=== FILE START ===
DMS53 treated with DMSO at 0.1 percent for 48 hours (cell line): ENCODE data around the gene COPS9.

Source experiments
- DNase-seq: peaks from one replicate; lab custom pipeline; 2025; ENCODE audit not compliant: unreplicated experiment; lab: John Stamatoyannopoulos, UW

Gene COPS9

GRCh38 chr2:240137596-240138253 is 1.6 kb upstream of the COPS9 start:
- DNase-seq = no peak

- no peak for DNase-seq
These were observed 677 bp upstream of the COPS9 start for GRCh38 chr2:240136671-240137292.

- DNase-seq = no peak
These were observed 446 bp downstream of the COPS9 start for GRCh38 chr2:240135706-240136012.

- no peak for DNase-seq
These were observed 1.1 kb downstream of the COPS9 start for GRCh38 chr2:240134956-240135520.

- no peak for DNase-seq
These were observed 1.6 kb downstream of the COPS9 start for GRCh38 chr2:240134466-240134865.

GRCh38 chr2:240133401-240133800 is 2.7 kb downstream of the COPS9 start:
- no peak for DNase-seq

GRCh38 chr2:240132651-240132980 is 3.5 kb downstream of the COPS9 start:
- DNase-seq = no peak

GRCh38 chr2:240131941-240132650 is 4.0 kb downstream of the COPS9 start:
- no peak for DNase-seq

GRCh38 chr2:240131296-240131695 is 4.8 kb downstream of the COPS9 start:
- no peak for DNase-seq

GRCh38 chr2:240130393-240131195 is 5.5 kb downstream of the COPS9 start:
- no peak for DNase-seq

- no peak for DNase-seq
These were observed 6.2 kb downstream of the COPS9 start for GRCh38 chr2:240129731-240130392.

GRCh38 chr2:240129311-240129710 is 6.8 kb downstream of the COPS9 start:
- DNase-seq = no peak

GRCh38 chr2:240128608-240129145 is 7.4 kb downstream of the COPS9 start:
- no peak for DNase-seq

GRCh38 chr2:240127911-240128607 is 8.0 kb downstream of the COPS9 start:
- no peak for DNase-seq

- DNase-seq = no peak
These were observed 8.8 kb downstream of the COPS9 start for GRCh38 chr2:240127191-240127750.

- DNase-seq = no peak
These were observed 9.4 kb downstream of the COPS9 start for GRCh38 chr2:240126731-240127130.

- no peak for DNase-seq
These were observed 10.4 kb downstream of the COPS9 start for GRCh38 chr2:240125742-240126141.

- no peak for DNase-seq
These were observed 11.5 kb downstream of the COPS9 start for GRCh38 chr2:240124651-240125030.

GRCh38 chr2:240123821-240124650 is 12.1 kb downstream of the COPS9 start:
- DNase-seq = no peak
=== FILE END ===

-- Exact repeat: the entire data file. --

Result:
DMS53 treated with DMSO at 0.1 percent for 48 hours (cell line): ENCODE data around the gene COPS9.

Source experiments
- DNase-seq: peaks from one replicate; lab custom pipeline; 2025; ENCODE audit not compliant: unreplicated experiment; lab: John Stamatoyannopoulos, UW

Gene COPS9

GRCh38 chr2:240137596-240138253 is 1.6 kb upstream of the COPS9 start:
- DNase-seq = no peak

- no peak for DNase-seq
These were observed 677 bp upstream of the COPS9 start for GRCh38 chr2:240136671-240137292.

- DNase-seq = no peak
These were observed 446 bp downstream of the COPS9 start for GRCh38 chr2:240135706-240136012.

- no peak for DNase-seq
These were observed 1.1 kb downstream of the COPS9 start for GRCh38 chr2:240134956-240135520.

- no peak for DNase-seq
These were observed 1.6 kb downstream of the COPS9 start for GRCh38 chr2:240134466-240134865.

GRCh38 chr2:240133401-240133800 is 2.7 kb downstream of the COPS9 start:
- no peak for DNase-seq

GRCh38 chr2:240132651-240132980 is 3.5 kb downstream of the COPS9 start:
- DNase-seq = no peak

GRCh38 chr2:240131941-240132650 is 4.0 kb downstream of the COPS9 start:
- no peak for DNase-seq

GRCh38 chr2:240131296-240131695 is 4.8 kb downstream of the COPS9 start:
- no peak for DNase-seq

GRCh38 chr2:240130393-240131195 is 5.5 kb downstream of the COPS9 start:
- no peak for DNase-seq

- no peak for DNase-seq
These were observed 6.2 kb downstream of the COPS9 start for GRCh38 chr2:240129731-240130392.

GRCh38 chr2:240129311-240129710 is 6.8 kb downstream of the COPS9 start:
- DNase-seq = no peak

GRCh38 chr2:240128608-240129145 is 7.4 kb downstream of the COPS9 start:
- no peak for DNase-seq

GRCh38 chr2:240127911-240128607 is 8.0 kb downstream of the COPS9 start:
- no peak for DNase-seq

- DNase-seq = no peak
These were observed 8.8 kb downstream of the COPS9 start for GRCh38 chr2:240127191-240127750.

- DNase-seq = no peak
These were observed 9.4 kb downstream of the COPS9 start for GRCh38 chr2:240126731-240127130.

- no peak for DNase-seq
These were observed 10.4 kb downstream of the COPS9 start for GRCh38 chr2:240125742-240126141.

- no peak for DNase-seq
These were observed 11.5 kb downstream of the COPS9 start for GRCh38 chr2:240124651-240125030.

GRCh38 chr2:240123821-240124650 is 12.1 kb downstream of the COPS9 start:
- DNase-seq = no peak